Perhaps the major roster upgrades lie in the jungle and AD Carry positions, as Kim "Trick" Gang-yun and Kim "Emperor" Jin-hyun take over vacancies left by Kikis' positional switch and Jesse "Jesse" Le's departure to Team Dignitas. Not only have they squashed doubts about their ability to communicate, they helped propel G2 to the top.
Trick and his roaming party (sometimes Emperor and Glenn "Hybrid" Doornenbal, sometimes Luka "PerkZ" Perkovic) routinely suffocated enemy junglers and, at worst, deprived them of resources (to the tune of razing 55 percent of the jungle camps Summoner's Rift has to offer). At best, Hybrid adds more assists to his counter (and tallies 187 assists in the spring split, 10 more than any other player in the European LCS).
G2 routinely subjects opponents to attrition through strong bottom lane play, heavy jungle pressure (on the lanes or on the opponent's jungle), and PerkZ's focus on trading blows in the mid lane.
As one of the best farmers in the EU LCS (nine minions killed per minute, the highest among players who have started 10 games or more), he is also one of the most oppressive (six minions ahead of his lane opponent, second in the EU LCS). But PerkZ scores such marks while roaming and contributing in team fights, the latter a specialty at which he displays more bravery -- in contrast with his calm and focused look during games.
Can Fnatic reach its seventh final in EU LCS history? The short answer is yes. Will Fnatic do so? That's a more complicated matter.
Unlike Vitality's unfamiliarity with Double Teleport strategies, G2 Esports is a formidable foe in such a meta. Fnatic's advantage, its comfort in the current meta, is nullified as G2 is also at ease playing lane swap roulette and top-lane bruiser wars.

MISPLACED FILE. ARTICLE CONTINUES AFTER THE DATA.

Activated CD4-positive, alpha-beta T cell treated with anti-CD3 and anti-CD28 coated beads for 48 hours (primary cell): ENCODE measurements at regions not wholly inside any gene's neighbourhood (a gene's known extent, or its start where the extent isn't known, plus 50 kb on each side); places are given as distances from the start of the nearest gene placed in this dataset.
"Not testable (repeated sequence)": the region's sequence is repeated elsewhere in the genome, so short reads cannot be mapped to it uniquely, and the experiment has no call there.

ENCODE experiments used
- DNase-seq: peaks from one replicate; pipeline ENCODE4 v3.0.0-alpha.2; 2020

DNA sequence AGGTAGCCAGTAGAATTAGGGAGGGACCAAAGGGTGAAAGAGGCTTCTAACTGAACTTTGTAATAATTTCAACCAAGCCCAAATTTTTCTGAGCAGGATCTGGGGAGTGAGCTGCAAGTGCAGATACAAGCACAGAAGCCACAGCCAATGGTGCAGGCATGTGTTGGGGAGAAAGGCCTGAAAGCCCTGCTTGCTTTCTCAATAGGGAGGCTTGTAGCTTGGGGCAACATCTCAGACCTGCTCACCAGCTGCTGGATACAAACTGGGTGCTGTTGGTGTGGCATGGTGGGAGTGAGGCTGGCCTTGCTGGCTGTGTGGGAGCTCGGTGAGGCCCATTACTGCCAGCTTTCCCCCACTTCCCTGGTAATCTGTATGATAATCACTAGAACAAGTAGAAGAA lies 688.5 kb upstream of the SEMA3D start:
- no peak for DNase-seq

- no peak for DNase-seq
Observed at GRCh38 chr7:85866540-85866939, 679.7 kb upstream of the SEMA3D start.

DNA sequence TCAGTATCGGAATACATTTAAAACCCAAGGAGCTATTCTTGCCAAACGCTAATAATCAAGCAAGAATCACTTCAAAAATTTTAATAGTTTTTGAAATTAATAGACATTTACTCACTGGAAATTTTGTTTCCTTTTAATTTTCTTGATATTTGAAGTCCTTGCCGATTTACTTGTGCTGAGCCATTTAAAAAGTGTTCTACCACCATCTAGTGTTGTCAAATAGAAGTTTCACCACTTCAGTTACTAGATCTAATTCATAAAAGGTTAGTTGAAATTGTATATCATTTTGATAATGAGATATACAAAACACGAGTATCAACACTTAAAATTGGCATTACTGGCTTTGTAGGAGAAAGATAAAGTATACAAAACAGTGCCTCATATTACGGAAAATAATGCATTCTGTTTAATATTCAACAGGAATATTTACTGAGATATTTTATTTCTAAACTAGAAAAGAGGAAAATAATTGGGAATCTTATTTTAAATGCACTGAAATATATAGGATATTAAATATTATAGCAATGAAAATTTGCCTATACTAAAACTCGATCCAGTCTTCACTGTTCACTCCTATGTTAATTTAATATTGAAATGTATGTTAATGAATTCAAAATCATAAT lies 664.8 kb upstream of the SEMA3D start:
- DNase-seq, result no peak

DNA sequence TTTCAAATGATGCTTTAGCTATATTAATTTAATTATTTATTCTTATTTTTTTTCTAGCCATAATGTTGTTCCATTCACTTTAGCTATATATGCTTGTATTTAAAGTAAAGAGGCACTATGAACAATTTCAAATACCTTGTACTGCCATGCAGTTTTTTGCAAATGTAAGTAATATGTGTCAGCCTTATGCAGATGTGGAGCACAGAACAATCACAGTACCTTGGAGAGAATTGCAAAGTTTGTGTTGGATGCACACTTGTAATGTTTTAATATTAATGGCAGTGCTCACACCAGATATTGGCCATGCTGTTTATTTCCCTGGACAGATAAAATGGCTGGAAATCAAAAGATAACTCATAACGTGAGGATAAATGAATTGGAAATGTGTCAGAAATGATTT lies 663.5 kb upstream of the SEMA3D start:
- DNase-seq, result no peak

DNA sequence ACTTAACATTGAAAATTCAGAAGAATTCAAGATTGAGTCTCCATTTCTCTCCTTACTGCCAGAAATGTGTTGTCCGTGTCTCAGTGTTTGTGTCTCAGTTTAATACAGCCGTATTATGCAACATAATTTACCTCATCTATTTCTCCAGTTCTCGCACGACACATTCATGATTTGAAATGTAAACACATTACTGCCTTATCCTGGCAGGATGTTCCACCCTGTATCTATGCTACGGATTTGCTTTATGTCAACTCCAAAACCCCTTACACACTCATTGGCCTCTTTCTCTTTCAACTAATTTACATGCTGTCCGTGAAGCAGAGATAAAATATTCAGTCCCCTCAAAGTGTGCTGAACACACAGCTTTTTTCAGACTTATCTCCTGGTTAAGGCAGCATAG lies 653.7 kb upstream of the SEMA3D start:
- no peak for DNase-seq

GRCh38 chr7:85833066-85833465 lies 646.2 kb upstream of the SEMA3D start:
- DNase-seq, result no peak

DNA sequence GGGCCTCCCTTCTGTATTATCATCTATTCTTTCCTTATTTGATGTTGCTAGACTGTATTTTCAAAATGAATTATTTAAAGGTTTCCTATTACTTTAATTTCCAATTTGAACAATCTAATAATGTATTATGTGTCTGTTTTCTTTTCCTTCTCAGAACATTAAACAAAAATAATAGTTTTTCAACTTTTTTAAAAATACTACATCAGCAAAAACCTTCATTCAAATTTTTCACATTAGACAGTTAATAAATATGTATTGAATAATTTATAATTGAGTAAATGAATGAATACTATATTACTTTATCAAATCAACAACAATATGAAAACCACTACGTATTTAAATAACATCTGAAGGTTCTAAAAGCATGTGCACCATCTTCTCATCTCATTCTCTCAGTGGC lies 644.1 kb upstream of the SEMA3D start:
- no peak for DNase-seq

Fnatic's jungle pick may give away its early game approach; if Spirit selects carry junglers that rely on the Devourer enchant, the team would be hard-pressed to swap lanes, opening the way for more serene jungle clearing (and on Kindred's case, passive scaling). With a Nidalee or Gragas pick (one of which has been Trick's signature pick in the spring split), all bets are off.
With a jungler of Trick's caliber, G2 would be wise to prevent lane swaps -- and to aggressively ward to that effect at level one. If G2 matches Fnatic's lanes, and if G2's match-ups are designed to survive in such occurrence, Trick may be able to spiral his bottom lane or middle lane out of control, which would lead to more roaming parties at Spirit's expense (and more Teleport plays from Kikis).
How can Fnatic avoid that, besides managing to prevent lane swap detection? The answer is Febiven. What Vitality could not do to Fnatic, Fnatic may be able to perform on G2; by hampering PerkZ's progress, Fnatic may prevent G2 from taking control from the early game, a phase G2 has been at its strongest in terms of objective takedowns (G2's gold lead and dragon takedowns afford it a staggering 64 Early-Game Rating).
In the end, the difference-making factor is teamfighting ability. This is where the Lissandra's, Azir's, Sivir's and Gangplank's shine, or where Kikis' Tahm Kench, Gamsu's Maokai, Klaj's Alistar and Hybrid's Braum could be major factors.
This is where PerkZ becomes the silent whisper of death for Fnatic's chances to advance further, and where his positioning may catch the likes of Spirit and Klaj, two players who may overextend more frequently than desirable, completely unaware.